Mathematics Stack Exchange is a question and answer site for people studying math at any level and professionals in related fields. Join them; it only takes a minute:

Sign up
Here's how it works:
  1. Anybody can ask a question
  2. Anybody can answer
  3. The best answers are voted up and rise to the top

Help me please with this improper integral:

$ \int_{0}^{\infty } e^{-\sqrt{x}}dx$


I solved it partially, and stuck after integration by parts.

share|cite|improve this question
Care to post what you have done so far? – soandos Mar 22 '12 at 12:27
How far in integration by parts did you get? – yunone Mar 22 '12 at 12:28
$\underset{b \to \infty }{\lim }\int_{0}^{b}e^{-\sqrt{x}}dx=2\underset{b \to \infty }{\lim }\int_{0}^{b}te^{-t}dt=2\underset{b \to \infty }{\lim }\left ( -e^{-t}(t+1) \right )$ – Lilly Mar 22 '12 at 12:40
In general, $\displaystyle\int_0^\infty e^{-\large\sqrt[n]x}~dx=n!~$, for $n>0$. – Lucian Feb 2 '15 at 0:14
up vote 4 down vote accepted

$$I= \displaystyle \lim_{a \to \infty} \int \limits_{0}^{a} e^{-\sqrt{x}}\, dx= \displaystyle \lim_{a \to \infty} \left(2-2 \cdot\frac{\sqrt{a}+1}{e^{\sqrt a}}\right)=2-2\cdot \displaystyle \lim_{a \to \infty} \frac{\sqrt{a}+1}{e^{\sqrt a}}=2$$

The last limit can be evaluated using substitution $t=\sqrt{a}~$ and L'Hopital rule .

share|cite|improve this answer

Let $u=\sqrt{x}$. Then $du=\dfrac{1}{2\sqrt{x}}\,dx$. But, using $\sqrt{x}=u$, we have $du=\dfrac{1}{2u}\, dx$. So, $2u\,du=dx$. You are also going to need that

$$ \lim_{x\to\infty} x^ne^{-x}=0 $$

for any $n\geq 0$.

share|cite|improve this answer

The integration by parts that you mention in a comment went bad for a truly minor reason. But I have seen versions of this slip before, so it is maybe worth commenting on.

We want $\int_0^b 2te^{-t}\,dt$. Let $u=2t$, and $dv=e^{-t}\,dt$. You decided to find an antiderivative of $2te^{-t}$. We get $$\int 2te^{-t}\,dt=-2te^{-t}+\int 2e^{-t}\,dt=-2te^{-t}-2e^{-t}+C=-2(t+1)e^{-t}+C. \qquad(\ast)$$ This seems to be precisely what you did, apart from the $+C$ that I added because of excessive fussiness.

We now want to "plug in $b$, take away the result of plugging in $0$." But because we are so accustomed to the result of plugging in $0$ being $0$, it is all too easy not to see the $0$. However, in this case, and often with integration of exponentials, the important action is at $0$. We find that $$ \int_0^b 2te^{-t}\,dt=2-2(b+1)e^{-b}.$$ The rest is routine limit taking.

Remark: As a parenthetical remark, I would prefer to work with the definite integral, as in $$\int_0^b 2te^{-t}\,dt=\left.(-2te^{-t})\right|_0^b+\int_0^b 2e^{-t}\,dt.$$ Less algebra, and the first part dies at both ends.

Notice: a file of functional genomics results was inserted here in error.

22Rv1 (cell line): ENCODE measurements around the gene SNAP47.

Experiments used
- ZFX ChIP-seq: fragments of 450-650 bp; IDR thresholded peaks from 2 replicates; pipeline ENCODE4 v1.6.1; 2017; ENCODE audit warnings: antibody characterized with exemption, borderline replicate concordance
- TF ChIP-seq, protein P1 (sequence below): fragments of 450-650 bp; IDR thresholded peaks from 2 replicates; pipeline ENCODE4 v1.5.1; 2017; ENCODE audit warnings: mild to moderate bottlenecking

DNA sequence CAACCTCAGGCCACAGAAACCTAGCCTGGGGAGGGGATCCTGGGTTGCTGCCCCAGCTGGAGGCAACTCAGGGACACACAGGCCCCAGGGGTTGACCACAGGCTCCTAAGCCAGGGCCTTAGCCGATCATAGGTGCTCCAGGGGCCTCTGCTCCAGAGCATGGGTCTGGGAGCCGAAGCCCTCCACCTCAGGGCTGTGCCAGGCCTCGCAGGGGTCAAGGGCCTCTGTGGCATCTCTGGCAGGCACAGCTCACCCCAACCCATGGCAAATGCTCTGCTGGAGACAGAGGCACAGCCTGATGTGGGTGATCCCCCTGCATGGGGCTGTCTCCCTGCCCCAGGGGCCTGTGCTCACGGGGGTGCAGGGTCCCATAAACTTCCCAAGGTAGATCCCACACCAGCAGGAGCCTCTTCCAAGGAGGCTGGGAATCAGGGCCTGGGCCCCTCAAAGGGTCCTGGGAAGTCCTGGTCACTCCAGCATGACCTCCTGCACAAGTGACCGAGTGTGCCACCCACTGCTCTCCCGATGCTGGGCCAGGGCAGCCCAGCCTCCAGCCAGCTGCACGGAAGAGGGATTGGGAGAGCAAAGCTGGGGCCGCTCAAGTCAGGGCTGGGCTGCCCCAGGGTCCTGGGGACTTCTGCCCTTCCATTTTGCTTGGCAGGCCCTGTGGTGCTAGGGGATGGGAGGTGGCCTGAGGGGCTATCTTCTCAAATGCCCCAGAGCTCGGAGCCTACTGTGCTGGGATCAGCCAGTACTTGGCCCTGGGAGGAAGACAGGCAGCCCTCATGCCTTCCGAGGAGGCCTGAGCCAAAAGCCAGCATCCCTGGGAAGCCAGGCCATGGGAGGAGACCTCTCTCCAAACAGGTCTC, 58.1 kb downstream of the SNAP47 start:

share|cite|improve this answer
You can use \tag{$\ast$} instead of \qquad(\ast) :) – user2468 Mar 22 '12 at 17:42
@J.D.: Thanks for the suggestion, I had slipped into hand-formatting, which I had not done since early TeX days. – André Nicolas Mar 22 '12 at 17:48

(homework) so hints.

First, substitute $x = y^2,$ we get $$ \newcommand\L[1]{\mathcal{L}\left[#1\right]} \int\limits _{0}^{\infty} e^{-\sqrt{x}}\, dx = \int\limits_{0}^{\infty} 2y e^{-y}\, dy $$

Integration by parts gives ($y=u$, $dv =e^{-y}dy$)

$$\int\limits_{0}^{\infty} 2y e^{-y} dy =\left. -2e^{-y}y \right| _0^\infty +2\int\limits_0^\infty e^{-y}dy $$

So, to what does $-2e^{-y}y$ evaluate for $y \to \infty$ and $y \to 0$?

What is $$\int\limits_0^\infty e^{-y}dy \text{ ?}$$

share|cite|improve this answer
Isn't the LP too much here, if the OP is struggling with integration by parts? (I think your answer is OK, but maybe you can simply calculate the integral with $x=y^2$) – Pedro Tamaroff Mar 22 '12 at 19:52 you're absolutely right. It is not pedagogical. – user2468 Mar 22 '12 at 20:00
Mind if I edit it? – Pedro Tamaroff Mar 22 '12 at 20:02 No problem. Go ahead please. – user2468 Mar 22 '12 at 20:07
I think the real reason I wanted to do this in Laplace transform is the other question we had yesterday! – user2468 Mar 22 '12 at 20:08

Your Answer


By posting your answer, you agree to the privacy policy and terms of service.

Not the answer you're looking for? Browse other questions tagged or ask your own question.